Essential oils and other concentrated oils in general should be diluted at least 10:1 into oil or a bath. Since mites are very sensitive to heat (see below), hot baths and esp. saunas can also be effective. Violet tincture taken internally (up to three droppers full a day) is said to be helpful, along with anything that supports your immune system and healthy skin growth.

The best natural option I have found is tea tree essential oil. Although it doesn’t kill scabies eggs, it has actually been shown to be more effective than pharmaceuticals in killing adults. You only need to leave it on for one to two hours. I don’t think you even need to wash it off. I don’t find it irritating at all, not even the smell.

You can use tea tree oil in conjunction with pharmaceuticals. The icing on the cake is that it actually relieves itching rather than making it worse. Just thin it 20:1 into a carrier like coconut oil: up to thirty drops per ounce. Most recommendations are for only ten drops per ounce (five per tablespoon).

Other options for itching include anything cooling, even just water. I’ve also found aloe, poke salve, pine pitch salve, and Solomon seal oil to be helpful. In my experience, the help from all of these things is temporary. You’ll need to reapply as needed: every few hours or less. I’ve even read that soap can make the itching worse!

Treating your home

Again, I’ll save the best for last. Remember that picking up scabies from anything other than someone else’s body is rare. Your biggest concern is their eggs.

The typical recommendation is that any fabrics — clothing, bedding (including pillows and blankets), couches, rugs, etc —  that you’ve rubbed against or spent more than a couple minutes on in the past three days should be treated. Since eggs can take five days to hatch, eggs must not be a concern. Apparently mites won’t lay eggs anywhere except on you (and your ilk).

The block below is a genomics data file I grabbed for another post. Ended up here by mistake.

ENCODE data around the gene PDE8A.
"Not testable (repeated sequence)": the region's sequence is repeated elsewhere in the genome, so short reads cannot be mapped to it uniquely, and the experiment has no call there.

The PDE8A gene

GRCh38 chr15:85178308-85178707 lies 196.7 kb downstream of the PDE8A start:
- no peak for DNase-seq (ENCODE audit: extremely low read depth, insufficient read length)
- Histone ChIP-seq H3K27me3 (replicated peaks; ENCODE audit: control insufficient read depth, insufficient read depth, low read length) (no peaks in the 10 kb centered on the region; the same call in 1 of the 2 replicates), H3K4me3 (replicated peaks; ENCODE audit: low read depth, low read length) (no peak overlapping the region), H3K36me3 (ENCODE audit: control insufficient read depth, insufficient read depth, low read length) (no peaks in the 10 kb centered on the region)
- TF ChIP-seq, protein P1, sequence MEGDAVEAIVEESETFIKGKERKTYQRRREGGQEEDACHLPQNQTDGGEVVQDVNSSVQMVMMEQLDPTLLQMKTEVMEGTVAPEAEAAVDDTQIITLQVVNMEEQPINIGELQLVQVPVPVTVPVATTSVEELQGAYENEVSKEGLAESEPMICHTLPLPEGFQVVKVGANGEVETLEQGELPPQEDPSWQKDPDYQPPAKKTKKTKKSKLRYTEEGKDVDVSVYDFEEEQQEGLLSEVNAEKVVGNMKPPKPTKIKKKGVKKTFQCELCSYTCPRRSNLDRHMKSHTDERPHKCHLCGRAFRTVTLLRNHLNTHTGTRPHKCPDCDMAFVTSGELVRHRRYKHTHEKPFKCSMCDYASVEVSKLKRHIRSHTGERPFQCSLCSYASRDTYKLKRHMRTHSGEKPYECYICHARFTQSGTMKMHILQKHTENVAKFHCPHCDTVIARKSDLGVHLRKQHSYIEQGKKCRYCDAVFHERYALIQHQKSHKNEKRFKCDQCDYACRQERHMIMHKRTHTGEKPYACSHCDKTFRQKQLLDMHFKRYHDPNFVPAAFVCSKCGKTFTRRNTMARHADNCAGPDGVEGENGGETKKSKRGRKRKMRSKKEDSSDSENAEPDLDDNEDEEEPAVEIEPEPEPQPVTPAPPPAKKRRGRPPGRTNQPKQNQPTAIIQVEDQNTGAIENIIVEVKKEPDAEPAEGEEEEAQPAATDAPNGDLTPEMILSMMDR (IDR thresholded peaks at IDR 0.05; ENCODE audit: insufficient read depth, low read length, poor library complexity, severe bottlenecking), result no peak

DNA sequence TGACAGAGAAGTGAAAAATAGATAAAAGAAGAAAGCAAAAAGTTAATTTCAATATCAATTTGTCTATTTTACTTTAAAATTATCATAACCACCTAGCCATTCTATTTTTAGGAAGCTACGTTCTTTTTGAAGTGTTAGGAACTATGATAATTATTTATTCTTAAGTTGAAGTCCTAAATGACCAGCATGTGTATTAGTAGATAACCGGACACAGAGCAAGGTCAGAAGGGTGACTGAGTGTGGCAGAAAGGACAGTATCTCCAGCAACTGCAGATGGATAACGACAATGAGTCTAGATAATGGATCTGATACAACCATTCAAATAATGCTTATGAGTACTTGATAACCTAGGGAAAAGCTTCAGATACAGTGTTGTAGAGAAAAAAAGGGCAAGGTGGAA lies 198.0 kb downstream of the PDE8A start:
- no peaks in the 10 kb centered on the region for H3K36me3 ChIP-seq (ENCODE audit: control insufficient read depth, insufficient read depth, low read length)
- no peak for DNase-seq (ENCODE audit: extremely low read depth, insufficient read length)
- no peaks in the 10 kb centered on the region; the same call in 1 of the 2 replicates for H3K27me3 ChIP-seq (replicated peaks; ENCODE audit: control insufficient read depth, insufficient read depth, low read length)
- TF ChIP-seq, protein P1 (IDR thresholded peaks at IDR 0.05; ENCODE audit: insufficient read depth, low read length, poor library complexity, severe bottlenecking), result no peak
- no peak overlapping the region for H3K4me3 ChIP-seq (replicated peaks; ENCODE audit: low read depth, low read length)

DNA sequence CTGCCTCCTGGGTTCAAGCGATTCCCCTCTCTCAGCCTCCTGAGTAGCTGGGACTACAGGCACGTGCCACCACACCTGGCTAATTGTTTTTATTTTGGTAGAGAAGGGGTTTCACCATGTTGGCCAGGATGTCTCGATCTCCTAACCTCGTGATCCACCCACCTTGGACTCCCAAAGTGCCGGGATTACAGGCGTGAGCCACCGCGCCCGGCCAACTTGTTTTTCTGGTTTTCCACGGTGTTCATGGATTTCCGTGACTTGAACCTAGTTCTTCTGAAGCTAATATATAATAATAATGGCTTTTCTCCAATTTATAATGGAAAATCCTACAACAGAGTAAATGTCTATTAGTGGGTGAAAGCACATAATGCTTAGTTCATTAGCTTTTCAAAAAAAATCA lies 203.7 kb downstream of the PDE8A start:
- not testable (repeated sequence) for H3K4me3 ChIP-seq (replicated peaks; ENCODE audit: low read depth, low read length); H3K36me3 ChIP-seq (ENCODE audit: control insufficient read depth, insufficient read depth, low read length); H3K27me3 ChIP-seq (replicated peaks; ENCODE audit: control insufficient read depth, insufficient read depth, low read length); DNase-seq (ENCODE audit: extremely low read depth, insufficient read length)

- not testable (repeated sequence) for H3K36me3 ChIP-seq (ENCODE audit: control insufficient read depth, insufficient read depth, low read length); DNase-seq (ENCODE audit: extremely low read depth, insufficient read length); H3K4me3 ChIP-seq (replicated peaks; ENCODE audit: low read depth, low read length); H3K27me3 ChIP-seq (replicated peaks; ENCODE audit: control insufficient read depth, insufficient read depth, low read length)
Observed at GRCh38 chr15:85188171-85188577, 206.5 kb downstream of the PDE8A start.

Most sources say that scabies mites cannot survive for more than 48 hours away from the human body. So why three days (72 hours)? I guess “just to be safe.” However, under normal room temperature and humidity, stranded mites will actually die in 24-36 hours: half as long as is generally recommended (in colder conditions, they will survive longer).

What this means is that you don’t necessarily have to clean anything. The easiest option may be to simply go away for a couple days — as long as everyone who might be infected is prepared to do that. When you’re ready to go, I would treat yourselves before leaving so you don’t contaminate anyone or anywhere else, including your car. I would leave before your treatment ends.

If there aren’t many potentially contaminated items, another option is to simply “quarantine” them for at least 36 hours. Usually, it’s recommended to seal them in a plastic bag. Is that really necessary? Can you just pile it up in the garage, on the porch, in a spare room, a closet, or even in a corner of the room? Can you just not sit on a couch for that long? Scabies sense your heat and smell. How fast do they travel? I don’t know.